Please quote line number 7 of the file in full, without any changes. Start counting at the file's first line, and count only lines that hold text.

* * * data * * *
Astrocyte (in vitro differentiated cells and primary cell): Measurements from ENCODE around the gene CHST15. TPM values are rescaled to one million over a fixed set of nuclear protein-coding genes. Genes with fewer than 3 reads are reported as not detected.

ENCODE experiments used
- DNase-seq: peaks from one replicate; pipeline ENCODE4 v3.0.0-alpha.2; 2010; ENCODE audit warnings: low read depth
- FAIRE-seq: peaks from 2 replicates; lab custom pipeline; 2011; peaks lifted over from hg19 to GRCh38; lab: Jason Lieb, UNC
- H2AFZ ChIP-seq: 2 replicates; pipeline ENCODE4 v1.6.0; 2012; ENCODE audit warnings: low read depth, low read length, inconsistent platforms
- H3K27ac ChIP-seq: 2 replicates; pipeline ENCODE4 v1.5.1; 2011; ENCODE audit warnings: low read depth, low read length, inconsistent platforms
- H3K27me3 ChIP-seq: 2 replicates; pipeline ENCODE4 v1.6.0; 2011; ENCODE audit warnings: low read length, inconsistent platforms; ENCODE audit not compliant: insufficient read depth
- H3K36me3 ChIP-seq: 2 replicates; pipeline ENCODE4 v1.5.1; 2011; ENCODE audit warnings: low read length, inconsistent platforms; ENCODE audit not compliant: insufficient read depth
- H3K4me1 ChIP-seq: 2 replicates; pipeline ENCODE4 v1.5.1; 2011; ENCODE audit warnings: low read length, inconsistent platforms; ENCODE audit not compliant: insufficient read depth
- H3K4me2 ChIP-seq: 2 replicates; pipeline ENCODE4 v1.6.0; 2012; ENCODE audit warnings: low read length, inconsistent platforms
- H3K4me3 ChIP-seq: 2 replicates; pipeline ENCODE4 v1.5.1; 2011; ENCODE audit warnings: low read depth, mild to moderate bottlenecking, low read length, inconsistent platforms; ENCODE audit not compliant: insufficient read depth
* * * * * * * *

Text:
- H3K27me3 ChIP-seq: 2 replicates; pipeline ENCODE4 v1.6.0; 2011; ENCODE audit warnings: low read length, inconsistent platforms; ENCODE audit not compliant: insufficient read depth